This is such a great blog. I don’t own a kitchen scale and am wondering if this recipe can be provided with standard measurements (e.g. cups, tsps., etc). Thank you :-)

    1. Stephanie says:

      hi may,
      i haven’t made this using cups and tbsp so i can’t really answer accurately :( it’s really hard to judge how much flour is getting packed into a cup measure – it’s one of the reasons why so many bread recipes out there depend on weight measures.

      for the sourdough starter, you can definitely just use tablespoons and teaspoons, but when it comes to the actually loaf, i’m not too sure how to help!

      1. May says:

        Hi there! No problem. I ended up getting a scale and wow, game changer! Now i can start. Thank you!

  11. Sarah says:

    I’ve been following the steps and after the bulk fermentation, my dough is still very “runny” and unable to hold its
    shape. It’s impossible to shape it. What am I doing wrong?

    After baking, the crust is extremely hard like a rock but the inside is ok.

    1. Stephanie says:

      hi sarah,
      i would try holding back some of the water when you’re doing the initial mix. it could be that your flour can’t take as much water – every flour has a different make up. try using 180 grams of water instead of 187.5 grams. if the dough feels too dry, add in the last bit of water while you’re mixing in the salt. also, just to make sure, did you add the entire levin build? you only need 52 grams of it, you will have leftover levain.

      as for the crust, try brushing your loaf with water before popping it into the dutch oven. the steam will make the crust a bit softer. if you have a clean spray bottle, you can spray some water in the dutch oven as well to create some extra steam. how you store the loaf after baking can help soften up the crust too. popping it into a ziplock bag will soften it up a bit :)

      hope that helps!

  12. Katrina says:

    I can’t tell you how excited I was to find a recipe for smaller starter, loaves, AND a recipe/method based off Sea Wolf sourdough, which is the best I have ever had. THANK YOU! I will be working on my starter, but had a few questions. I saw one method of mixing the salt into the dough by dissolving it in a little water and then incorporating it. Would you recommend that? Or do you just knead the salt in? Can a regular 6 quart Dutch oven be used to bake the bread? Do you slide the parchment paper into the Dutch oven? I think so based on the comments I read, I was imagining this could be difficult or scary with a very hot pan. Thank you!!! If you had a video of your stretching/shaping technique, I would watch it. :)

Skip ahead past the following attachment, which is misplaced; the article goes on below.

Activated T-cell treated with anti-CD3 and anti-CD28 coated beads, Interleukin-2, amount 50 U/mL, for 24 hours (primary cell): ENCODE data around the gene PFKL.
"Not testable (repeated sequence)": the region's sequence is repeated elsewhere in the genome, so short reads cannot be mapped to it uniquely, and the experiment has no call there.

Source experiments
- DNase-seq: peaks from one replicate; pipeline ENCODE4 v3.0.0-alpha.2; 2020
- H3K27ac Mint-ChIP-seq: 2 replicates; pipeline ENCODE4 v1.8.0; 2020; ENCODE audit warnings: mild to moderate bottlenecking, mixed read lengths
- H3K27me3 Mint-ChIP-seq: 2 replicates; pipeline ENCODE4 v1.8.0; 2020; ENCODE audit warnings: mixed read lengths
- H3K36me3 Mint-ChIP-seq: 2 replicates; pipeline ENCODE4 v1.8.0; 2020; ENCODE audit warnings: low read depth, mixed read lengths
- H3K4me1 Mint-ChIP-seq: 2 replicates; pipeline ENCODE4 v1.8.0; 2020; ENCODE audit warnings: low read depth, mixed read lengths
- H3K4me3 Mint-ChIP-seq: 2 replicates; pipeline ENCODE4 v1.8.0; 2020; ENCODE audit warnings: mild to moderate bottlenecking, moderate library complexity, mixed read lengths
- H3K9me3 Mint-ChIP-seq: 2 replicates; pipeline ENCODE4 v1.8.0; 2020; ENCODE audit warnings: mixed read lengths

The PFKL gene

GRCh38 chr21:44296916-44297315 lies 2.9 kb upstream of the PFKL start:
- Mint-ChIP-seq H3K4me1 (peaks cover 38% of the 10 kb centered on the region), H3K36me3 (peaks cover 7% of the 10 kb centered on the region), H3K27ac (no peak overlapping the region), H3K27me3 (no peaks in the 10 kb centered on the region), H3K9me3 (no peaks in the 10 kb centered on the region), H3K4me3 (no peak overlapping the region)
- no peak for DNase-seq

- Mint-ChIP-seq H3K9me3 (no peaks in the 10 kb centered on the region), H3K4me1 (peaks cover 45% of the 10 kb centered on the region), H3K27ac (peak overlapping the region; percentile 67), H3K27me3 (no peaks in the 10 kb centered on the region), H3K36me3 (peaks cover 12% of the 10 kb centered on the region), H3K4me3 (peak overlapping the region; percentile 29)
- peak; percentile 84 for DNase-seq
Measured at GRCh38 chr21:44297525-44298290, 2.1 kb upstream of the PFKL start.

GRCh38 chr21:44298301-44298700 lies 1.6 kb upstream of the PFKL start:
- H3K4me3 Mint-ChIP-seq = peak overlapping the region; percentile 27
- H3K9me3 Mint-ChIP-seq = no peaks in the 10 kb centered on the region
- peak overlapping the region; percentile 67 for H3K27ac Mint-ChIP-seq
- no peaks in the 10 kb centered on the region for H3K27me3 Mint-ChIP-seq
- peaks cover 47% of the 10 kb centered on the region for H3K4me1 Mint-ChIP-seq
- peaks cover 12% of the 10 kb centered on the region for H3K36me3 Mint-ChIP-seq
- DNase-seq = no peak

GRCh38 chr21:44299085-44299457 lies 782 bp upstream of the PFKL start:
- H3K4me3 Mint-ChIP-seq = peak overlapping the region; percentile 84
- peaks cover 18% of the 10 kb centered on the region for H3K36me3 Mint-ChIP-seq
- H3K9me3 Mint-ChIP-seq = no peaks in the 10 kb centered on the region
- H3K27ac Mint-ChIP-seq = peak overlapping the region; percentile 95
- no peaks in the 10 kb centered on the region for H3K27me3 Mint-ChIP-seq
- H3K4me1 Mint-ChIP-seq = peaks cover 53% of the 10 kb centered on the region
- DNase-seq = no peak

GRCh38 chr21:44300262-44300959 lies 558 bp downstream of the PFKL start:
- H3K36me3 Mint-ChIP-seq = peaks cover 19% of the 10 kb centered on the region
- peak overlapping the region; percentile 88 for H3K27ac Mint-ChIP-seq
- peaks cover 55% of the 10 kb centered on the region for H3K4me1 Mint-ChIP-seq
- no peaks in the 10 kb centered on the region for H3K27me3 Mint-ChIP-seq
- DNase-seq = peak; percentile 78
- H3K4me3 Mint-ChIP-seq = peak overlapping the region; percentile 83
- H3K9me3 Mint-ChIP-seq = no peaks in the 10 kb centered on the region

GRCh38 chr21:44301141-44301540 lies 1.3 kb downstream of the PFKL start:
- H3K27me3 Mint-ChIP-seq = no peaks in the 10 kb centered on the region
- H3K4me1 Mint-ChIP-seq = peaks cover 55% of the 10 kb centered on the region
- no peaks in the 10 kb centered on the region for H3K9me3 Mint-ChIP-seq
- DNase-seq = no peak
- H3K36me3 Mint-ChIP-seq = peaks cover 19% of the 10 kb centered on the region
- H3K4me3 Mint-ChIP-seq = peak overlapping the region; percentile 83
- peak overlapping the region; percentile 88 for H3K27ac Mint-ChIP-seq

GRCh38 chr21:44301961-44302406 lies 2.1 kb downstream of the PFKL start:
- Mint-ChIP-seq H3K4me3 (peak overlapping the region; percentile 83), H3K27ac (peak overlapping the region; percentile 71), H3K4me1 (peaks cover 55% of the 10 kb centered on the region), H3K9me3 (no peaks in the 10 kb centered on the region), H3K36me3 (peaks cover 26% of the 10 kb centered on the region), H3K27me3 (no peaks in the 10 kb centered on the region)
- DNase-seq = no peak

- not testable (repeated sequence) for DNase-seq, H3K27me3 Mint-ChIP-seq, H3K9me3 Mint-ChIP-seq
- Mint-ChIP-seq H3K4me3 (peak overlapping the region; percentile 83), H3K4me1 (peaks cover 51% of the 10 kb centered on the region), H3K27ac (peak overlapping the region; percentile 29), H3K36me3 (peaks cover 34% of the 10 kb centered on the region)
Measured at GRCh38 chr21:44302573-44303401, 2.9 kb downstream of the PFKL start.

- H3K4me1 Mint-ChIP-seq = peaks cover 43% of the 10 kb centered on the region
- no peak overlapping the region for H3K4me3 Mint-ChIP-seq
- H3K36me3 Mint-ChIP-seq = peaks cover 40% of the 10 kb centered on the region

1. Stephanie says:

      hi katrina,
      you can definitely hold some of the water back to dissolve the salt and then add it in. sometimes i just go ahead and sprinkle the salt on right after i mix the dough and let it sit on the surface so it dissolves. people usually hold the salt back so that it doesn’t interfere with the rise so just sprinkling it on the surface works – it dissolves because of the moisture in the dough but doesn’t inhibit growth because it’s just on the surface. sometimes i just knead it straight into the dough. bread is both finicky and very forgiving :) as for the parchment paper, just drop the parchment paper into the pan with the loaf, using the parchment paper as a kind of sling. for stretch and folds, i follow full proof baking’s stretch and fold method and for shaping, i go with this video. hope that helps!

      1. Katrina says:

        Thank you! This is so helpful!

  13. Purnima says:

    Hi, I do not own a Dutch oven, but want to make the bread beginning today. I am ready with the levain. Is there an alternate vessel I can use?
    Thank you!

    1. Stephanie says:

      hi purnima,
      the purpose of the dutch oven is to create an extra hot environment with steam so that the loaf has a bunch of oven spring and bakes up nice and tall. if you don’t have one, you can still bake the bread on a regular sheet pan in the oven. it might not be as fluffy though. if you have a clean spray bottle, you can try spritzing some water in there to add some extra steam :)

      1. Purnima Patel says:

        Thank you Stephanie. I have made your recipe 4 times now with great results and instead of a Dutch oven I used a chicken roaster and it is working fine. I think I have graduated to a bigger loaf because this one disappears in a jiffy! Can I safely double the amounts in the recipe for a bigger boule?
        Thank you!
        Purnima

        1. Stephanie says:

          hi purnima,